Is It Permissible to Jokingly Call Someone a Khariji?

Answered by Shaykh Farid Dingle

Question: Assalamu alaykum

I had a question regarding what is considered “mocking” and what isn’t.

Is it haram if someone were to jokingly call someone a ‘khariji’? Is this considered istihza (mocking)?

Answer: Wa alaykum assalam,

It is halal as long as it is clear, and not condescending. There is a well-known hadith in which Aisha (Allah well-pleased with her) calls a lady a Kharijite for asking that seemed odd. It is clear that she making the point that such a question is extreme and has no basis in the Sunna:

Mudha al-Adawiyya asked Aisha why it was that a woman makes up fasts she missed while menstruating, but she doesn’t make up prayers. ‘Are you a Haruriyya [Kharijite]?!’ asked Aisha.
‘I am not a Haruriyya [Kharijite]. I am just asking.’
‘We used have that and we were told to make up our fasts, and not make up our prayers.’ [Bukhari and Muslim]

So we can say that calling someone a name like Kharijite is acceptable if it has a Sharia-countenanced interest, and the message is clear, and not condescending.

I pray this helps.

[Shaykh] Farid Dingle

Shaykh Farid Dingle grew up in a convert family in Herefordshire, UK. In 2007, he moved to Jordan to pursue traditional studies. Shaykh Farid continues to live in Amman, Jordan with his wife and kids. In addition to continuing his studies he teaches Arabic and several of the Islamic sciences.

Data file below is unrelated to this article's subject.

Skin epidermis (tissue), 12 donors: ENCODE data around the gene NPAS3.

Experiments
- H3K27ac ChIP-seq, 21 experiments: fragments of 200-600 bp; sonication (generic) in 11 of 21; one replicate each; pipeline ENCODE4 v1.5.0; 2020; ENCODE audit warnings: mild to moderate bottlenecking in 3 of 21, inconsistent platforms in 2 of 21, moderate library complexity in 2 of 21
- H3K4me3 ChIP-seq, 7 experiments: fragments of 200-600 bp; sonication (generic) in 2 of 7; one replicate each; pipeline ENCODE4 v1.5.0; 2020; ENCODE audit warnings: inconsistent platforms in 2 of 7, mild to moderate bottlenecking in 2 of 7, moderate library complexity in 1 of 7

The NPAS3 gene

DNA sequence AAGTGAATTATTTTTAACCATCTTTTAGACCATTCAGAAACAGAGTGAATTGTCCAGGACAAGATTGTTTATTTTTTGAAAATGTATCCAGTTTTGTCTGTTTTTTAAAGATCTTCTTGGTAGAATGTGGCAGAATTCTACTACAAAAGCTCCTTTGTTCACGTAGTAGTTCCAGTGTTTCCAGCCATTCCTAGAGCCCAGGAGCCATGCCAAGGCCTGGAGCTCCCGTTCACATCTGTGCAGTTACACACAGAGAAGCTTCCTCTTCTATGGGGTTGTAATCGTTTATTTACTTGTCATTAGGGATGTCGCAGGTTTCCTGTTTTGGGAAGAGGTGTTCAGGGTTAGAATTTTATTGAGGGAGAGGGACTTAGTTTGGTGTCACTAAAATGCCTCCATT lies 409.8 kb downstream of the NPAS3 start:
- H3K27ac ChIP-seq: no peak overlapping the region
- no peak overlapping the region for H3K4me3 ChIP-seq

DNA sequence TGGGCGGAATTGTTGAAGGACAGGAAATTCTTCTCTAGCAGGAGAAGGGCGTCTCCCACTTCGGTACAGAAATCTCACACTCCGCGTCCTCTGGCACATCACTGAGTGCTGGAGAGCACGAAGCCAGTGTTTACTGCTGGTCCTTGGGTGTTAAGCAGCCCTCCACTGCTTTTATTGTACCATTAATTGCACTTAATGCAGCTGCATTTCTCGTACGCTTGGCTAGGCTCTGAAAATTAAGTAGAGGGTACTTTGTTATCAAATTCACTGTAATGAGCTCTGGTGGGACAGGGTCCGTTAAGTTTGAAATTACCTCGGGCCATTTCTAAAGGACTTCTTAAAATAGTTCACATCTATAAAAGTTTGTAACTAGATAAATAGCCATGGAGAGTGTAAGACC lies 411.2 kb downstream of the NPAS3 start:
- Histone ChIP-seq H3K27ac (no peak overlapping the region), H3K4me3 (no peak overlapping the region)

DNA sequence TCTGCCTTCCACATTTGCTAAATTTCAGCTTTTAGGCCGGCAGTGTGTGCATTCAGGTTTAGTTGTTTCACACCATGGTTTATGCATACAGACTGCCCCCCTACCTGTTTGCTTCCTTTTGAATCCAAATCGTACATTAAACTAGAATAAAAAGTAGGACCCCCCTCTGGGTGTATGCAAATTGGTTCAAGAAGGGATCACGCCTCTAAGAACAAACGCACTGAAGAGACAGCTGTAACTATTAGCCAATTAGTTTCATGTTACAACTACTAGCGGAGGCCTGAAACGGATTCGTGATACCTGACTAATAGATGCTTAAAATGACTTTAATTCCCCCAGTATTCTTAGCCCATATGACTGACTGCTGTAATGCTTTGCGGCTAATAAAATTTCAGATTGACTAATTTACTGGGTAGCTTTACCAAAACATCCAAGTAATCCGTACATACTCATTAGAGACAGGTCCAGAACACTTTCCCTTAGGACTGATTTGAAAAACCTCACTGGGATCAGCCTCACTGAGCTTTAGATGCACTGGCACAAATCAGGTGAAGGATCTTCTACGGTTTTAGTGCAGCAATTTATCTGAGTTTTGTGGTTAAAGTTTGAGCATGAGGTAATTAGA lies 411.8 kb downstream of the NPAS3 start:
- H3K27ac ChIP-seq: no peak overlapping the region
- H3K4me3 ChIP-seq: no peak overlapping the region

Shaykh Farid began his journey in sacred knowledge with intensives in the UK and Jordan (2004) in Shafi’i fiqh and Arabic. After years of studying Arabic grammar, Shafi’i fiqh, hadith, legal methodology (usul al-fiqh) and tafsir, Sh. Farid began specializing in Arabic language and literature. Sh. Farid studied Pre-Islamic poetry, Umayyad, Abbasid, Fatimid, and Andalusian literature. He holds a BA in Arabic Language and Literature and continues exploring the language of the Islamic tradition.

In addition to his interest in the Arabic language Shaykh Farid actively researches matters related to jurisprudence (fiqh) which he studied with Shaykh Hamza Karamali, Shaykh Ahmad Hasanat, and continues with Shaykh Amjad Rasheed.